Every year, the Music Institute of Chicago pays tribute to Rev. Dr. Martin Luther King, Jr. with a concert by the Brotherhood Chorale, a 180-member all-male choir from the Apostolic Church of God in Woodlawn. Their voices joined together are pure power—enough to make you believe that song alone might be able to vanquish all evil from the planet. Who’s to say that it can’t? Music certainly played a pivotal role in civil right movement, both in its ability to build unity and strength amongst those rising up and to appeal to the conscience of fellow citizens. I’d like to share a portion of a speech given by Dr. Mark George, President and CEO of the Music Institute of Chicago in January 2011.
“In the past few weeks, I have been asked several times why the Music Institute of Chicago places so much emphasis in its annual tribute to Martin Luther King. Martin Luther King, Jr. inspired us to be better as a nation, better as a community and better as individuals. It occurs to me that, in a small way, striving to be a little better each day, each time you try something, is also what musicians do. Musicians practice and refine their art every day so that they can express through music what is too powerful or too beautiful for words alone.
This is why I find it no accident that Martin Luther King, Jr. married a musician. Coretta Scott King used her musical talents to support the struggle for social justice. She wrote and performed many “Freedom Concerts” that raised awareness and raised money for the cause. Mrs. Coretta Scott King understood the power of music – music that praises the glory of God, music that is an integral part of our most solemn and most joyous rituals, music that raises our awareness, music that can be a vehicle to uplift every individual and every community.
Martin Luther King understood this and musicians everywhere are inspired by his accomplishments. Dr. King only lived to be thirty-nine years old. But you know, you can do a lot in thirty-nine years. You can:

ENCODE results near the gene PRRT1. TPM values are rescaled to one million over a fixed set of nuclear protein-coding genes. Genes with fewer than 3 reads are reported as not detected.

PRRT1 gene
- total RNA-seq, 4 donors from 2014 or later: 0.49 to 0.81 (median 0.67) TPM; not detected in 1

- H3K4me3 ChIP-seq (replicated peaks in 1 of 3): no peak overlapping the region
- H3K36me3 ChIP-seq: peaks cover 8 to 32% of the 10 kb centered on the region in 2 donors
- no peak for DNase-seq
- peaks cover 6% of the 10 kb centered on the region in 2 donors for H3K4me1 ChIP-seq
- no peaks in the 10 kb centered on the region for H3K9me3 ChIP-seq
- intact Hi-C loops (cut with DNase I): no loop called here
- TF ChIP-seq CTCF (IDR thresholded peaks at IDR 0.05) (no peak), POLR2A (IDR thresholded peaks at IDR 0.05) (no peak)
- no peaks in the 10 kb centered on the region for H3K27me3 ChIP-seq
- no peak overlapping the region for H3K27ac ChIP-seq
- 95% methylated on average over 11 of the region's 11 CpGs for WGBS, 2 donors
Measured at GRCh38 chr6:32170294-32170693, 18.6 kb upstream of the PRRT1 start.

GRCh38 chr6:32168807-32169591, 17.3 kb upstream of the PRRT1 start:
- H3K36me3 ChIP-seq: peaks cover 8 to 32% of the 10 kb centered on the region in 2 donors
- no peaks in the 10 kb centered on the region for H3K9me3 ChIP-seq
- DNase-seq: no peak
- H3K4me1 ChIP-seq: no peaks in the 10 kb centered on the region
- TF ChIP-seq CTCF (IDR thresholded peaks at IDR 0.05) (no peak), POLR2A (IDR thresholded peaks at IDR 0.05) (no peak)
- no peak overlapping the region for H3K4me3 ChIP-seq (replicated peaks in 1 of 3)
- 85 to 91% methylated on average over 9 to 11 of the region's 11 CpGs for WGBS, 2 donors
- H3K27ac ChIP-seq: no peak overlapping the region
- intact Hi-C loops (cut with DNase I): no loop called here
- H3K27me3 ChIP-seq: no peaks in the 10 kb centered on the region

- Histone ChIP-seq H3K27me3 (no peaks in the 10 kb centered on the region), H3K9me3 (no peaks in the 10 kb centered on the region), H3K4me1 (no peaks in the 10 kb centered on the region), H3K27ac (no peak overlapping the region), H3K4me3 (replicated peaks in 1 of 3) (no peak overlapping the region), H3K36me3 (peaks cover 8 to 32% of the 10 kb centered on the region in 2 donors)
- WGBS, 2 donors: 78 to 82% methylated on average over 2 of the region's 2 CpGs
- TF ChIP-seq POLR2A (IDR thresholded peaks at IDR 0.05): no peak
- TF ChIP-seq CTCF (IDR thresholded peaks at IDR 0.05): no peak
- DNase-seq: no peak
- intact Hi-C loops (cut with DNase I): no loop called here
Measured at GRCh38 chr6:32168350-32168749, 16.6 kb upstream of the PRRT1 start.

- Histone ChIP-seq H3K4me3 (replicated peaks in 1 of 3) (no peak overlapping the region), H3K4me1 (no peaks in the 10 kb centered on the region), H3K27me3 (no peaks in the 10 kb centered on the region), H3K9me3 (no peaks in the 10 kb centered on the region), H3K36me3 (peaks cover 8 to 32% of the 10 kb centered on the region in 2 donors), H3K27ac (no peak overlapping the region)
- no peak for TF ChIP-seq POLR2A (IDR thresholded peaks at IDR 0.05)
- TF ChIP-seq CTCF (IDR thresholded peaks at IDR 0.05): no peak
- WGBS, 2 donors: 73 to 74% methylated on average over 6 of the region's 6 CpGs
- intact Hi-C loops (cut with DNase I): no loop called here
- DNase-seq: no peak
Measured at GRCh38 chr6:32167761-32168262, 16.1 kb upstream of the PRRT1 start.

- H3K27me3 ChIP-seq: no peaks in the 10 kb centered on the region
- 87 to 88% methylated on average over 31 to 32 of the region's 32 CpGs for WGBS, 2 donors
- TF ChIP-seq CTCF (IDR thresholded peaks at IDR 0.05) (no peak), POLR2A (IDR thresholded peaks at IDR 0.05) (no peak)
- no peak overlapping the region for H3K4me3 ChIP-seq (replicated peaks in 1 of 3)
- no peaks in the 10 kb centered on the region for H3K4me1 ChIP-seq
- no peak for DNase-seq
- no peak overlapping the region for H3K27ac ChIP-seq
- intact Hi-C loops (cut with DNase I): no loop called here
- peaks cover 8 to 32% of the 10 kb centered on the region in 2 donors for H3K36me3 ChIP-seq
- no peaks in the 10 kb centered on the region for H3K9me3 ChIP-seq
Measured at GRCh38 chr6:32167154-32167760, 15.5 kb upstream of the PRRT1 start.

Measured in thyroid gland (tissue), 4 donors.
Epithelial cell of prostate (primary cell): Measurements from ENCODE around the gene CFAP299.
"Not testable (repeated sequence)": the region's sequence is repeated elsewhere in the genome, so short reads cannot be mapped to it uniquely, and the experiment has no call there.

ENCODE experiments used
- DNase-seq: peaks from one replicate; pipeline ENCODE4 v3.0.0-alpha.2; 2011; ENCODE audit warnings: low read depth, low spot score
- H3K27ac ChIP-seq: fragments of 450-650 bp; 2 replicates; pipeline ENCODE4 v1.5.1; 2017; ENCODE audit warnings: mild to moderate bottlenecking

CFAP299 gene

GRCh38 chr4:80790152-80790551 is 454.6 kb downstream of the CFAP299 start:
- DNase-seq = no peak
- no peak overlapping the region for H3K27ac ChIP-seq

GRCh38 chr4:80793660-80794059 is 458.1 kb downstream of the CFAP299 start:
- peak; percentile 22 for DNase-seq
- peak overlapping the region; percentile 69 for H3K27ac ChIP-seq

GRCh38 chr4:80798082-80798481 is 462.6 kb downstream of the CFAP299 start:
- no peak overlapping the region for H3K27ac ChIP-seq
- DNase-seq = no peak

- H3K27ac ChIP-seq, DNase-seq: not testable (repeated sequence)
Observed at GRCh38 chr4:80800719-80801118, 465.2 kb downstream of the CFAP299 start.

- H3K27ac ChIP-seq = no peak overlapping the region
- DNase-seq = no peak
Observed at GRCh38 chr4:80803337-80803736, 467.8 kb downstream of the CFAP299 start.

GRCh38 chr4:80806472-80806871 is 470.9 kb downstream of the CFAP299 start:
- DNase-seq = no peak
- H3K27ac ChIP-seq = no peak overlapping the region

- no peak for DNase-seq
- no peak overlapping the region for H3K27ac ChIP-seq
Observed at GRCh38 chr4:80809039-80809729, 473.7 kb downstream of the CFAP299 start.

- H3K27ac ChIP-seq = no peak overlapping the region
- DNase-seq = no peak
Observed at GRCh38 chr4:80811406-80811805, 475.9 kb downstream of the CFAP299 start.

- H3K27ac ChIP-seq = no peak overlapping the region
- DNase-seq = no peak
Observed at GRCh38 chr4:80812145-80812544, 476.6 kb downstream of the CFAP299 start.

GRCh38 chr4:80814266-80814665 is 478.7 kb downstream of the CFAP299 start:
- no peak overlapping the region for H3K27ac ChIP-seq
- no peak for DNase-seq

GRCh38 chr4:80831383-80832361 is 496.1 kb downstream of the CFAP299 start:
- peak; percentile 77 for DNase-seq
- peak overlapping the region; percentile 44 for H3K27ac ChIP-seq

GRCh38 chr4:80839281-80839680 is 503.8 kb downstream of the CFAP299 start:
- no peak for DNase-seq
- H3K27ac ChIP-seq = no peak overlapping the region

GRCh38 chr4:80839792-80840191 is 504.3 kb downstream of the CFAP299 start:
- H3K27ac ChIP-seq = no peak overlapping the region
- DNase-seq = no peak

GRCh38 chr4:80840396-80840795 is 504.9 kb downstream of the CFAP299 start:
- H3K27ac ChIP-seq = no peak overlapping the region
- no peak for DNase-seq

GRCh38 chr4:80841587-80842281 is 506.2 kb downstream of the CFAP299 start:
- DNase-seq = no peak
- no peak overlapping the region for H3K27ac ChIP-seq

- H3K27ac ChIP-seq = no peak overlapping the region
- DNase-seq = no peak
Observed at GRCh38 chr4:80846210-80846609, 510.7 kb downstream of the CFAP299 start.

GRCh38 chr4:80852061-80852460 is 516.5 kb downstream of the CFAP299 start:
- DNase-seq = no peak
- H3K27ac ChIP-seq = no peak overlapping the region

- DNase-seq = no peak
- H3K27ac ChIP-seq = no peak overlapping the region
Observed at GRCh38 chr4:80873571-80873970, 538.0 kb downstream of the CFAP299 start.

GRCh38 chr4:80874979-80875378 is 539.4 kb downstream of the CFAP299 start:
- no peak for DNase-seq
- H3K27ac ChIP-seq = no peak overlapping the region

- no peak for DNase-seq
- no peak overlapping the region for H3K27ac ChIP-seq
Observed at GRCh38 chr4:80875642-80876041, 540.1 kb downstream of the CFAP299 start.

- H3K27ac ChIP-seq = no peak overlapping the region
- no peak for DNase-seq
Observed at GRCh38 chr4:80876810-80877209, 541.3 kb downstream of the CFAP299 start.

Earn a Bachelor Degree in Sociology
Go on to attain a Ph.D. in Systematic Theology
Preach the Word of God
Speak out against injustice
Author six books
Be arrested thirty times
Win the Nobel Prize
Inspire a nation live out its creed
Inspire us today to serve our fellow man.
It is, of course, appropriate that we honor a great American leader, a great humanitarian, and someone who had such a close connection to the City of Chicago. We are as inspired by this in the world of music as in any other part of society.”
So here’s to Rev. Dr, Martin Luther King, Jr. and his legacy. Long may it live. And here is to the musicians, the artists, the children, the leaders, the people from every walk of life in every place and time who inspire us to unite against injustices, to be our better selves, and to accomplish all ends without hatred or violence.
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Special thanks to Dr. Mark George for his gracious permission to publish these words, and to the Brotherhood Chorale for their tremendous gift of song. You can listen to them here. http://www.youtube.com/watch?v=tsdEqNSNGhQ